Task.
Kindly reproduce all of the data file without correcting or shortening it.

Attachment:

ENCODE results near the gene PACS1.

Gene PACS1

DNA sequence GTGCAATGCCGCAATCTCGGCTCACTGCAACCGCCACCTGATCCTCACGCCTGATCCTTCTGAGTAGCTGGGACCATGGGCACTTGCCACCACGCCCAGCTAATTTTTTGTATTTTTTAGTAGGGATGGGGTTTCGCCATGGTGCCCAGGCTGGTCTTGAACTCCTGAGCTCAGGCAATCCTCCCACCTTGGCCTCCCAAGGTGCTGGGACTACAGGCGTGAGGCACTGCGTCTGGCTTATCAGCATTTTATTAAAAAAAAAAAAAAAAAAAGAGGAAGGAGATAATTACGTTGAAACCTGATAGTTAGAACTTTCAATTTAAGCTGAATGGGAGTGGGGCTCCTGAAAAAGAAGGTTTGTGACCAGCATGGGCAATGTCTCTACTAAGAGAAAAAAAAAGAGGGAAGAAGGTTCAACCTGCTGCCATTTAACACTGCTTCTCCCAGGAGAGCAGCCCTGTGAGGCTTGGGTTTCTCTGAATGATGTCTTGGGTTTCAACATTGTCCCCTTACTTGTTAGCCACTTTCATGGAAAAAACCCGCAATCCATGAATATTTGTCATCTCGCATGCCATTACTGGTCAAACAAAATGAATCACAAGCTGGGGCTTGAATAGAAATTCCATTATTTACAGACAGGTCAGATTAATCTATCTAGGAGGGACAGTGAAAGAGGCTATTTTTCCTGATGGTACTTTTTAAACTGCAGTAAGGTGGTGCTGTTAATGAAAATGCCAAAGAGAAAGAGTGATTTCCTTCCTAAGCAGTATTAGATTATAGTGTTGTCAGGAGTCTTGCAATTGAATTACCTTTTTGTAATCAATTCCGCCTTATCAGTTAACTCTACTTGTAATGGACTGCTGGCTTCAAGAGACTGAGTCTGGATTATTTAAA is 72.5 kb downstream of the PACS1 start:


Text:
ENCODE results near the gene PACS1.

Gene PACS1

DNA sequence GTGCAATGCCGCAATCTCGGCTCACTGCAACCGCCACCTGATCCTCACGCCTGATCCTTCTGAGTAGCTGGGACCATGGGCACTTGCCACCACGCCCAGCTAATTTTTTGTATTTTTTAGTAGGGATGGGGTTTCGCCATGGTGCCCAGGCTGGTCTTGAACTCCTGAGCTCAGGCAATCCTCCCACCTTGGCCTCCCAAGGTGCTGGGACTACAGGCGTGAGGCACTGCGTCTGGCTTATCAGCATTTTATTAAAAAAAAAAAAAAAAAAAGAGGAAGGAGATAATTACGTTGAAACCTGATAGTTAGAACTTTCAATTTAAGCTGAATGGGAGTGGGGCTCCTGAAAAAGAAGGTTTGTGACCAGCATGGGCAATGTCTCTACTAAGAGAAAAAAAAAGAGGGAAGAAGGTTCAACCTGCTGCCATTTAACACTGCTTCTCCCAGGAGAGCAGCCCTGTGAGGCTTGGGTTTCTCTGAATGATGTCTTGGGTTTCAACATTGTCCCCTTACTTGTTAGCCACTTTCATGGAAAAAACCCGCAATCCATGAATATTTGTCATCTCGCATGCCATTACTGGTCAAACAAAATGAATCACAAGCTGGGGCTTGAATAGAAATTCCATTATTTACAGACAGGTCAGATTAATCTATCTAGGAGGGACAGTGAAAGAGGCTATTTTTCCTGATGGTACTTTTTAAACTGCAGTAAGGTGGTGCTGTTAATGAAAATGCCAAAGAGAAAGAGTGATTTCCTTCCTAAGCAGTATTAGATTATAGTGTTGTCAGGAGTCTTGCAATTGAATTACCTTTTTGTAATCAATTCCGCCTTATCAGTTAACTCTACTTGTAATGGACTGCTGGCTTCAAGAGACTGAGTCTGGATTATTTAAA is 72.5 kb downstream of the PACS1 start: